Results from our study suggested that there were nonnegligible costs associated with vegetable plate waste. The variation in plate waste by vegetable type was considerable. Plate waste was lowest for white potatoes compared to plate waste for other starchy vegetables and for nonstarchy vegetables. White potatoes were the most popular vegetables, and they were wasted the least, resulting in cost savings. In addition, white potatoes are relatively inexpensive compared to other vegetables. Indeed, schools serve a variety of vegetables because of their nutritional content. But when vegetables are wasted, schools lose money; we found that 44%–59% of the total value of vegetable preparation (exclusive of labor costs) was wasted. On average, the lost dollars per serving of potatoes was less than $0.04 compared to $0.06–$0.09 for beans, $0.07–$0.09 for dark green vegetables, and $0.07–$0.12 for red/orange vegetables. On average, the percentage of lost dollars for white potatoes was 35%–44%, compared to 31%–54% for beans, 53%–56% for dark green vegetables, and 58%–64% for red/orange vegetables. As such, we find evidence of a tradeoff between nutritional content and the dollar value associated with waste of vegetables.
Actual dollars lost due to vegetable plate waste averaged $9.37 per day per school in ISD 2 and $20.06 per day per school in ISD 1. If we assume a 180-day school calendar, then actual dollars lost attributed to vegetable plate waste alone amounted to $1,687 per school in ISD 2 and $3,610 per school in ISD 1.
Our findings are limited to the six schools from the two independent Texas school districts that participated in the study; therefore, the results may not apply to other regions of the state or other regions of the country. We did not control food menu decisions or vegetable selection, and we did not influence the vegetable choices of children participating on collection days. The schools had control over the menus and foods served as well as any competitive foods served. Purchase of à la carte foods such as ice cream and popsicles may have reduced hunger, leading to decreased consumption of vegetables, especially among older children.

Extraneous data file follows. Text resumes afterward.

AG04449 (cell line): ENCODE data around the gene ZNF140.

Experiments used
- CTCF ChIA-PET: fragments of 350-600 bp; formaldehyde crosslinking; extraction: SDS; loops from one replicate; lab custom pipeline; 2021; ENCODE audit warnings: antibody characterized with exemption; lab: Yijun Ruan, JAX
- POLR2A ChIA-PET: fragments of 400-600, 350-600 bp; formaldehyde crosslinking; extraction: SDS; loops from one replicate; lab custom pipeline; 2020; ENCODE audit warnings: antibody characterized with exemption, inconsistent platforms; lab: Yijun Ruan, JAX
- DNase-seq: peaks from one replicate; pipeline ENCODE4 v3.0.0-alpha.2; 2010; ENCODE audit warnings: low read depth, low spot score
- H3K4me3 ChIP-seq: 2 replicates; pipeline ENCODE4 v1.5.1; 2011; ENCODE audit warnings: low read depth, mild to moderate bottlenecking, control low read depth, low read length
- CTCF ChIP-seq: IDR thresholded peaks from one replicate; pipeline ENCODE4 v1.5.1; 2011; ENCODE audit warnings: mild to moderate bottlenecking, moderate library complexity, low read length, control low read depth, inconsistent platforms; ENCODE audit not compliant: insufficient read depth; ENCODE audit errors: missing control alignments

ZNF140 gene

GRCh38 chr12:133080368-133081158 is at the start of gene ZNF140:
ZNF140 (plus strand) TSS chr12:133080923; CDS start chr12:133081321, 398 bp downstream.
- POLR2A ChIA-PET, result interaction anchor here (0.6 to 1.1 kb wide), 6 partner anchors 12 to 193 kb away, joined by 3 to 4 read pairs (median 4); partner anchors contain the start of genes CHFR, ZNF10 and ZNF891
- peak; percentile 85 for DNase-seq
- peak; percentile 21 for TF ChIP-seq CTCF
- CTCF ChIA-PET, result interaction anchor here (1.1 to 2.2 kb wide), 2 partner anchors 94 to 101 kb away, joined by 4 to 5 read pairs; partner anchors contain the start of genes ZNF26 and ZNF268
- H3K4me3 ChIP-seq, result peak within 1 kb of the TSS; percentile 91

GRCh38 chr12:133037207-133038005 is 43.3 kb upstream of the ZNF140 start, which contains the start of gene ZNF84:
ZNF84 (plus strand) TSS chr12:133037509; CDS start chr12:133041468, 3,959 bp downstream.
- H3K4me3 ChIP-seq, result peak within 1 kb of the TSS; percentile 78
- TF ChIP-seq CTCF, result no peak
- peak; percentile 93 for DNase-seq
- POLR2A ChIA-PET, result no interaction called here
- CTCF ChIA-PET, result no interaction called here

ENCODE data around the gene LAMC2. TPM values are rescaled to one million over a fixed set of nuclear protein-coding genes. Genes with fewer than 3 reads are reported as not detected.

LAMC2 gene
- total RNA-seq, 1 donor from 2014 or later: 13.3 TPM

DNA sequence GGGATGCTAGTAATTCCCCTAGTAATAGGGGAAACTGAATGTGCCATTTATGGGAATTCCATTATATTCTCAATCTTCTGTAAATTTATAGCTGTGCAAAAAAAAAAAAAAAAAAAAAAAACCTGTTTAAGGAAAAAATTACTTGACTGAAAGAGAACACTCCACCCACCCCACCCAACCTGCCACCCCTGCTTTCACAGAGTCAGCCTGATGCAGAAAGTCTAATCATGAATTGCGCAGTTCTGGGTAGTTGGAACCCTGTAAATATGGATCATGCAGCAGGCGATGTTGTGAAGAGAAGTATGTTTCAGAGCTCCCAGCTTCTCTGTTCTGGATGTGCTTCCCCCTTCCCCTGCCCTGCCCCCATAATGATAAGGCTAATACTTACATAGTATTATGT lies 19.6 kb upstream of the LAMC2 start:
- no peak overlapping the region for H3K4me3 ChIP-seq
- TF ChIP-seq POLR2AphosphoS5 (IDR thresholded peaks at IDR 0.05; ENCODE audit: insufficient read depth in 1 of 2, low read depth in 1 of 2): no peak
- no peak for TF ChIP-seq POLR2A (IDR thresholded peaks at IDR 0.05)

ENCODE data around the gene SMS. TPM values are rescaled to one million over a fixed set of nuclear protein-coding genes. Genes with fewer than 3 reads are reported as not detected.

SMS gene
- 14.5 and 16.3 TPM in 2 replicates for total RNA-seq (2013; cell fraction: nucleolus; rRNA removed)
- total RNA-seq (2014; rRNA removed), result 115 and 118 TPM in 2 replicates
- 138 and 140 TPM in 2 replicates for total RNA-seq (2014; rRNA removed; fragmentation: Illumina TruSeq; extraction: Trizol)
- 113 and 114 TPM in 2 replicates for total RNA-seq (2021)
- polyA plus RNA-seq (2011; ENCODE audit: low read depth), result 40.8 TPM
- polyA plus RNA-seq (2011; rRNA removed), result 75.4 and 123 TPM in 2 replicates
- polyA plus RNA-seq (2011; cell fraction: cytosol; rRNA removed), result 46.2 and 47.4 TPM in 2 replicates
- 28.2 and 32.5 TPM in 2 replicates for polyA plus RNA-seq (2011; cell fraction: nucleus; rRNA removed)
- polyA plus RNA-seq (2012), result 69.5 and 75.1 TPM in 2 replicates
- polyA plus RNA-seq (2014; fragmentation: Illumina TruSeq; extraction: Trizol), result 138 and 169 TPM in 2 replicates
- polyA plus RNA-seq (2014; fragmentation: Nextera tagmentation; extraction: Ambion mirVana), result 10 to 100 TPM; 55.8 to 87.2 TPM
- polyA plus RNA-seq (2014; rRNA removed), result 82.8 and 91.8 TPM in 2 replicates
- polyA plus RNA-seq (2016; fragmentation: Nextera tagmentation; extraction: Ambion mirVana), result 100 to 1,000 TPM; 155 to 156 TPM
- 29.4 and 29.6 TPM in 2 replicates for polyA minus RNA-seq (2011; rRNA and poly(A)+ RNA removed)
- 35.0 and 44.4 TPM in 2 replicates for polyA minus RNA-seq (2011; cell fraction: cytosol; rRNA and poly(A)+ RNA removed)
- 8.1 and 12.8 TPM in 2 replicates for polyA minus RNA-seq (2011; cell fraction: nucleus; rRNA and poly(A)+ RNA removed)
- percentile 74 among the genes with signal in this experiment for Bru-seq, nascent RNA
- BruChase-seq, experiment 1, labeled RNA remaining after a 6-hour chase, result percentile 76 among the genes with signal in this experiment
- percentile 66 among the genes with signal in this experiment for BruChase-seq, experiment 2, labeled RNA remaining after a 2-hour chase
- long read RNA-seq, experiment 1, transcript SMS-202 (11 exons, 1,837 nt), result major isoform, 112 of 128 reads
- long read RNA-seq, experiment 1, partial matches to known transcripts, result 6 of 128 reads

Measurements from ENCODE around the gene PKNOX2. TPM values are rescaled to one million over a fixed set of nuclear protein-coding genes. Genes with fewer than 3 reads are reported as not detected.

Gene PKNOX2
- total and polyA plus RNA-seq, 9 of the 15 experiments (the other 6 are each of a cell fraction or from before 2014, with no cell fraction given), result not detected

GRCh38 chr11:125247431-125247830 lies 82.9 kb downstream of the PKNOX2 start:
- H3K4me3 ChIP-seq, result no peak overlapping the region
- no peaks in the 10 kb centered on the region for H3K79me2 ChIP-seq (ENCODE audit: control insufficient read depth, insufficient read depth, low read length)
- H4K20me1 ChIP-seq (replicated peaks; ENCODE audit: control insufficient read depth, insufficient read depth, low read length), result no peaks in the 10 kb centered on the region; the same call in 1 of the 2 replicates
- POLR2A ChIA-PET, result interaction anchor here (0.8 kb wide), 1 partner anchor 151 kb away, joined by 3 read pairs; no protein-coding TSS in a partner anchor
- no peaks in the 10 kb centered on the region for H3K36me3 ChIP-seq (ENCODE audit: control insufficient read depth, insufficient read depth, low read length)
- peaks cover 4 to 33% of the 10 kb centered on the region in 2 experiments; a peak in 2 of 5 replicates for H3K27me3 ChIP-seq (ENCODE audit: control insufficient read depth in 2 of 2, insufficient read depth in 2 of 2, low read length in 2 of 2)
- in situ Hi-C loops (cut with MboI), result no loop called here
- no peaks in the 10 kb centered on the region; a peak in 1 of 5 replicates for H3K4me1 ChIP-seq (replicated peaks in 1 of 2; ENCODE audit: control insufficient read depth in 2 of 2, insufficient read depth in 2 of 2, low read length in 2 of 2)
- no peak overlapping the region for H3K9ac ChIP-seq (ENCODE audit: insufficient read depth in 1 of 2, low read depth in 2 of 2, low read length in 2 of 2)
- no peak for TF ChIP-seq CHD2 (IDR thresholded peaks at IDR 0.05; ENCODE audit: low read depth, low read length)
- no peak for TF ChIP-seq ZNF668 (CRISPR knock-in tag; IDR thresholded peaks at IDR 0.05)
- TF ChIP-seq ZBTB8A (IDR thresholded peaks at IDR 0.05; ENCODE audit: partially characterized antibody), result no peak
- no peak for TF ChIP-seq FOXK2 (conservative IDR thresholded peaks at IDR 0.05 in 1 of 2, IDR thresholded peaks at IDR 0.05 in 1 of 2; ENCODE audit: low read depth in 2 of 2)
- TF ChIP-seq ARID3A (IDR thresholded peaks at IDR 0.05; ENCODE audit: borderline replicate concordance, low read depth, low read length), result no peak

The information gleaned from our study is useful to policy makers, food service professionals, and perhaps other federal, state, or local program staff in addressing the overarching question of how to encourage children who attend elementary schools to eat more diverse and nutritionally beneficial vegetables, while still staying within a reasonable budget. In any research scenario, where it is found that food items are being wasted, particularly those designated as healthy, strategies must be developed and implemented to increase consumption. These strategies could include conducting taste tests, providing nutrition education, and implementing health promotion interventions. Alternatively, the availability of “offer versus serve” (OVS) in school cafeterias makes it possible for schools to save on the preparation of various vegetables. When the OVS policy is in place, students are only required to take a fruit or a vegetable.
The results from this research suggest that plate waste of vegetables differs due to geographic location and diversity of sociodemographic composition of student populations. Importantly, our research efforts have the potential not only to be conducted on a larger scale but also to be implemented at relatively low cost. In essence, this work served as a pilot study. Future research should center on replicating this project in other areas of Texas and elsewhere around the country. In addition, research centered on establishing factors linked to vegetable plate waste as well as the financial and nutritional implications associated with plate waste is needed.